Hyundai Santa Fe SUV (2012 - ) review
Read the Hyundai Santa Fe (2012 - ) car review by Auto Trader's motoring experts, covering price, specification, running costs, practicality, safety and how it drives
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There are three trim levels, all well equipped. Even the basic Style model gets alloy wheels, parking sensors, air-conditioning and Bluetooth connectivity, with self-levelling suspension on seven-seat versions. Step up to Premium, and you add touch-screen sat-nav, dual-zone climate control, black leather trim and a reversing camera. At the top of the range, Premium SE trim brings larger alloys, electric adjustment on the driver’s seat, a sunroof, xenon headlights, and keyless entry.
The Santa Fe is a 4×4 that makes no effort to hide the fact it’s a big off-roader. From the large hexagonal grille and alloy wheels to the big, plastic-lined wheelarches and slabby sides, this is an unashamedly big car. However, that’s not to say it isn’t classy and relatively upmarket; in fact, every version has body-colour mirrors, and most have a chrome grille and chrome-effect door handles.
The big and bulky theme continues inside, with the dashboard packed full of large buttons that are nice and easy to use on the move. It’s pretty classy, too: every model has leather trim on the steering wheel and chrome-effect door handles; and, all but the cheapest model has a touchscreen sat-nav system. Admittedly, the Santa Fe is not as classy as some other models from the company, such as the i30, but nevertheless, it’s a smart-looking thing.
With only one engine available in the Santa Fe range, the only choice buyers have to face is between two- and four-wheel drive, and manual or automatic gearboxes. Thus far, we have only driven a four-wheel drive model with a manual transmission, and sadly the gearbox is something of a disappointment, with a notchy, slow change. Happily, the engine is strong in the low- to mid-range and you can often rely on its strength to pull you out of trouble without needing to change gear. Once you’re up and running, the car is quick enough, with its sub-10 second 0-60mph time putting it at least on a par with the Mitsubishi Outlander and Kia Sorento.
The basic Santa Fe is just a five-seater, but it has huge amounts of room for passengers and luggage alike: head- and legroom throughout are excellent, and each of the second-row seats folds down separately in the unlikely event you need more space. However, the bulk of the range has seven seats, with two individual third-row seats that fold into the floor when not needed. Admittedly, they’re not big enough for tall adults, but they’ll take a couple of kids in reasonable comfort, making the Santa Fe a realistic alternative to an MPV.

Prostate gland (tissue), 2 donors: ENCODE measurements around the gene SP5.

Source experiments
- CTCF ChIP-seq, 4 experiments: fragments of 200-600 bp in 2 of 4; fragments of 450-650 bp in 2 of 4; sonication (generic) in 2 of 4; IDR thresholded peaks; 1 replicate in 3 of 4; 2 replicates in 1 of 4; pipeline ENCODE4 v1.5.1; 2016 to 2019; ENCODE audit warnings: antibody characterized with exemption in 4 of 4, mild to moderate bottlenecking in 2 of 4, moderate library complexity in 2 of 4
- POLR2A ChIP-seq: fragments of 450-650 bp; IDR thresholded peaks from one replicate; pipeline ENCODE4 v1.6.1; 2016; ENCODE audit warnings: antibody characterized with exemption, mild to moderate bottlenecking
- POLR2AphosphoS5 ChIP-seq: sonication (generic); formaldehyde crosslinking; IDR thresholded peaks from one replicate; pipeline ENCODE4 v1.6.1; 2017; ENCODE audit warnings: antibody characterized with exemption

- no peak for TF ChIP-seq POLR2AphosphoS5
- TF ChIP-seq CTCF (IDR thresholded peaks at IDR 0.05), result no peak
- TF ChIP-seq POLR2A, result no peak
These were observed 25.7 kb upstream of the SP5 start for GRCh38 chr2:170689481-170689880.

It’s too early to comment on the reliability of this particular model, but the omens are good. Hyundai is recognised as one of the most reliable brands and previous versions of the Santa Fe have proved solid bits of kit. Besides, if you do have any worries about the car’s reliability, they should be allayed by the warranty package, which includes five years of unlimited-mileage cover, roadside assistance and annual health checks.
Ride and handling
The Santa Fe has clearly been set up to provide a comfortable ride, with plenty of travel in the suspension; and, for the most part, it’s fairly effective, giving a smooth ride. However, the ride can prove rather lumpy over poor surfaces, you can often hear the suspension going about its work, and it’s not perfectly controlled. Tackle a ‘sleeping policeman’ a little too enthusiastically and the car can take a while to settle, rocking a little back and forwards. The other downside of the soft suspension is that the car suffers from a lot of body roll in bends, something which is exacerbated by the lack of side support in the seats and the steering, which is over-light and gives you precious little information about what the front wheels are up to.
Value for money is the Santa Fe’s greatest selling point; but, while it does look cheap next to a Land Rover Discovery, it’s much closer to the likes of the Mitsubishi Outlander and Kia Sorento. Naturally, the two-wheel drive models are the most economical, averaging 47.9mpg on the combined cycle, but the four-wheel drive models are nearly as good and, like the 2WD versions, emit less than 160g/km of CO2. That’s not too bad by the standards of the class, but the Mitsubishi Outlander is more impressive still. The Japanese car also looks cheaper for company car users, thanks to lower tax bills and cheaper contract hire rates, although the Santa Fe is the cheaper of the two to insure and you can keep costs down further with a fixed price servicing plan.
Other than a tyre-pressure monitoring system, which comes only on the top Premium SE model, the full safety package is standard across the range. That includes seven airbags, Downhill Brake Control and stability control, as well as anti-lock brakes with Brake Assist – all of which helped the car to an excellent five-star score in Euro NCAP crash tests.
The Santa Fe will appeal to buyers who want both the looks of a 4×4 with the practicality of an MPV. Combining seven-seat versatility with go-anywhere four-wheel drive on most models, backed up with a five-year warranty, the Santa Fe makes a fine family car.